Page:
Are you saying that the resolution per eye would receive that of a 4.25"?

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22 minutes ago, tooth_dr said:

Is it light gathering that is halved? So like comparing 6” with 4.25” rather than 3”?

I started a thread on this a few years back on this topic. It might be of interest:

 

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35 minutes ago, tooth_dr said:

I use binoviewers for h-alpha solar viewing, and it’s pretty awesome

Just out of interest, how do you get focus? I've got a Lunt 60mm B1200 Tilt tuned with Moonlite. Using a 1.6x glass corrector I can't reach focus. Do you think a 2.6x glass corrector might get there?

- - - -

Some more interesting links on bino summation and the such here

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One point that I rarely see raised when discussing binoviewers or binoculars is that they aren’t suitable for everyone. In some people using them causes eye strain and they just aren’t comfortable to use. This has nothing to do with colimation etc but simply that some people have issues with vision convergence. Particularily if they have different levels of vision in each eye. One person may rave about how great binoviewing is while the next may find them worse than single eye viewing. 

Best thing is to try a few different ones to see if they suit you. 

Edited by johninderby
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28 minutes ago, Alan64 said:

Are you saying that the resolution per eye would receive that of a 4.25"?

Each eye gets full aperture in terms of resolution (assuming no internal vignetting due to undersized prisms). Regarding brightness, it is a more complex issue but your brain has some clever mechanisms it uses when combining images, so don't think you end up with an image half as bright. You don't.

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I have a pair of the OVL binoviewers (£150-ish new in the UK) as well as Baader MkV. Use them for solar ha with a Lunt LS60 and lunar with my refractors. Would happily recommend the OVL - great value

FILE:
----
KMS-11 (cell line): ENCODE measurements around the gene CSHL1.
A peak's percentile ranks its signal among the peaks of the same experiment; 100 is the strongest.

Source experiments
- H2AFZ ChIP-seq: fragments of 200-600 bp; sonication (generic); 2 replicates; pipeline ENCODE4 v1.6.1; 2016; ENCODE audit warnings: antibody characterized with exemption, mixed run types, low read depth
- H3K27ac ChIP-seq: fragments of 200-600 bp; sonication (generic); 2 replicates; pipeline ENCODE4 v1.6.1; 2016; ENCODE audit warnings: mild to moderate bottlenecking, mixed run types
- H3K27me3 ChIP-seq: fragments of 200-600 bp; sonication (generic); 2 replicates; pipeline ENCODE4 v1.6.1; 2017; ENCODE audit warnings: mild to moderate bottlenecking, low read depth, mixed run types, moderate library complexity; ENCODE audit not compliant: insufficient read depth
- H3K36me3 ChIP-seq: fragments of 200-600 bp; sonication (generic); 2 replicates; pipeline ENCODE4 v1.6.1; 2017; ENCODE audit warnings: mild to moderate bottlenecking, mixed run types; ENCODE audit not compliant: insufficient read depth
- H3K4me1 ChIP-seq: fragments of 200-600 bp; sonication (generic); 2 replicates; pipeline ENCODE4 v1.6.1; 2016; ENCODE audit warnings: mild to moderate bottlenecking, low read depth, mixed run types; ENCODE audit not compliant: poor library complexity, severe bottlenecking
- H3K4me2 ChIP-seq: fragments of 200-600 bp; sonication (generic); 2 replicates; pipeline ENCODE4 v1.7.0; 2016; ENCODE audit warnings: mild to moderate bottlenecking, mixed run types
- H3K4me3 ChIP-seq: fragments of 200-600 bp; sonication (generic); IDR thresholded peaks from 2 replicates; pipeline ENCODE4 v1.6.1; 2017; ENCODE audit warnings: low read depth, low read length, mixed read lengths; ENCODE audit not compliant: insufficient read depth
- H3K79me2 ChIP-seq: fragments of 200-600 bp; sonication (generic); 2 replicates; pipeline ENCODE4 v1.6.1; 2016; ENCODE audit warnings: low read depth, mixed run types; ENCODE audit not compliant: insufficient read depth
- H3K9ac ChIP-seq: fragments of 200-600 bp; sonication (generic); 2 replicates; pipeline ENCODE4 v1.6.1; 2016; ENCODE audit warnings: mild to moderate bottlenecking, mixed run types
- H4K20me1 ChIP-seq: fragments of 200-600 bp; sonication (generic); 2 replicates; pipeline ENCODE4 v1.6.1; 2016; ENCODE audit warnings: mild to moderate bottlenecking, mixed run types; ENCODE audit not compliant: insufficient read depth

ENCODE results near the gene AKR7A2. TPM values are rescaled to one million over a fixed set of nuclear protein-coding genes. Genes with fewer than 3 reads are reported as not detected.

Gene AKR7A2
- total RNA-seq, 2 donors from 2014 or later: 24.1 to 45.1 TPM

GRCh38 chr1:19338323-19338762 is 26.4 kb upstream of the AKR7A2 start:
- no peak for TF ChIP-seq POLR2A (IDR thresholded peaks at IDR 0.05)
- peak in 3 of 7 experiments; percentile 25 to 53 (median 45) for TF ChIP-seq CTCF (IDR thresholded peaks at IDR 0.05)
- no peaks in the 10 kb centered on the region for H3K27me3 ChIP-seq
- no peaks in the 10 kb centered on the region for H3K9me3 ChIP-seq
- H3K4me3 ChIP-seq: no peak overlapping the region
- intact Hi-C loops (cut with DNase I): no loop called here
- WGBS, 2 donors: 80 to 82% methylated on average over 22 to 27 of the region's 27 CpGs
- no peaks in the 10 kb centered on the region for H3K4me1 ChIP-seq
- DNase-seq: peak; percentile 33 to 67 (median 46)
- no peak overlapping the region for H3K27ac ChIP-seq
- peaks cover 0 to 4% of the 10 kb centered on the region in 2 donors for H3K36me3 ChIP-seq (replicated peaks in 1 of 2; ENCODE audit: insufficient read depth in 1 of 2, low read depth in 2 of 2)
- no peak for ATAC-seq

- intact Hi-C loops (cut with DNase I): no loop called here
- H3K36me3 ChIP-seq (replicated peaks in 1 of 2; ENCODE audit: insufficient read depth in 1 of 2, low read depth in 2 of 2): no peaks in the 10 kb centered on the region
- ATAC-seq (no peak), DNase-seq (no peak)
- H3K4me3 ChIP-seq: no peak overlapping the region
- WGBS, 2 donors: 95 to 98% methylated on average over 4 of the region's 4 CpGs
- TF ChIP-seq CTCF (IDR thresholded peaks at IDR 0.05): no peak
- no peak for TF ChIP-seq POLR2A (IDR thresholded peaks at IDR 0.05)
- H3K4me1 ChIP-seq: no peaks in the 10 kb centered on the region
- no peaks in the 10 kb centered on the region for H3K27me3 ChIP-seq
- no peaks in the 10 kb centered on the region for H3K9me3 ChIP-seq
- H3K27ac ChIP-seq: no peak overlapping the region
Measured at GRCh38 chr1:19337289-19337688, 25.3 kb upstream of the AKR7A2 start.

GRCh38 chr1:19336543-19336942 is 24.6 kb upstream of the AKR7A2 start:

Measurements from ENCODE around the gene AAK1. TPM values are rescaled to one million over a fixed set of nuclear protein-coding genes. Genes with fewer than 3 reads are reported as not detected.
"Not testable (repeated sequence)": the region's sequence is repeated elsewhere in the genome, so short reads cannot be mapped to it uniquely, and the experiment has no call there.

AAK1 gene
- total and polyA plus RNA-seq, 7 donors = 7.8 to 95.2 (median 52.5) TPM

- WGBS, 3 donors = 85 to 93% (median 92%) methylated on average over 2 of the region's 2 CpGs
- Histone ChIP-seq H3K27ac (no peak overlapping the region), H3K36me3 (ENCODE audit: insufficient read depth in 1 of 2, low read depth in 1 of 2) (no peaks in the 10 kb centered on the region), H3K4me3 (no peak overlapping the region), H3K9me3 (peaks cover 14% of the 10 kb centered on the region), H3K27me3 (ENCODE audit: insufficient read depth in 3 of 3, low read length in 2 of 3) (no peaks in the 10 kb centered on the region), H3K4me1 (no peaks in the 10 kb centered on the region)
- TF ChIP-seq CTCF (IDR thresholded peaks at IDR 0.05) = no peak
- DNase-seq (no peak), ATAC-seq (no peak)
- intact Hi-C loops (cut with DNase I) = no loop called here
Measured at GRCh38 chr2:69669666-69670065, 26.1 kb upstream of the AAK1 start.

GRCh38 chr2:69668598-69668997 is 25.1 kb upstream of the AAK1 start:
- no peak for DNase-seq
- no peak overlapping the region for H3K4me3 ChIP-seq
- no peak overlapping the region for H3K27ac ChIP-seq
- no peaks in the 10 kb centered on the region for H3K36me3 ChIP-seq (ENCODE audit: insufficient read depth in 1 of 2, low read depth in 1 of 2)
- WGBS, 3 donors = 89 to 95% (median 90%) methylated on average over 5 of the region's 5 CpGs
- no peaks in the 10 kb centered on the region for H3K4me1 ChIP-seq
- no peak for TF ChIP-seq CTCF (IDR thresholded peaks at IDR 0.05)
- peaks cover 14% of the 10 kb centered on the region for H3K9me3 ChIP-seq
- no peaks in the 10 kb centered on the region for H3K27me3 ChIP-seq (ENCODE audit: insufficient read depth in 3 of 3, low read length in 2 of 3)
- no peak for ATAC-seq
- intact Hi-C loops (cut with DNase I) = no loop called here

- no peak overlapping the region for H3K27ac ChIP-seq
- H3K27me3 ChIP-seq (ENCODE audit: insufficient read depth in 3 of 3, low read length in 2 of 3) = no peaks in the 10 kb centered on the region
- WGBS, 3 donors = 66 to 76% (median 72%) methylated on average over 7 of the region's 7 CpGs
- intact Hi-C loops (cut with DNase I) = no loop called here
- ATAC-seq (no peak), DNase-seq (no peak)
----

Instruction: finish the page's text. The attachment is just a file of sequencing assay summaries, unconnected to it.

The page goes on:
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3 hours ago, Alan64 said:

Are you saying that the resolution per eye would receive that of a 4.25"?

I don't go along with the often stated claim that the light grasp is halved. If you use a 6" telescope you will still get the full resolution of a 6" aperture, but with the added advantage of doubling your sensitivity to fine detail (the resolution remains that of a 6"), as you're using both your retinas. Neither is the light grasp halved! You will get the same light grasp of a 6" scope as light grasp is determined by the aperture. The binoviewer will divide the light recieved by the aperture and there will be some minimal light loss due to reflection on the prism surface, though anti reflection coatings greatly reduce such reflections. The light that enters the prism leaves the prism, that is why prism diagonals are so highly rated. On leaving the prisms the combined light is recieved by both retinas and the brain receives all the light from the combined light paths. So you are essentially using the full aperture of a 6" with the exception of very minimal loss at the prism. I use a 100mm refractor and objects like the Orion nebula, M13, M27 lose none of their wow factor, and are certainly not equal to a 2" or 3" aperture but still retain the full punch of the 4" apo.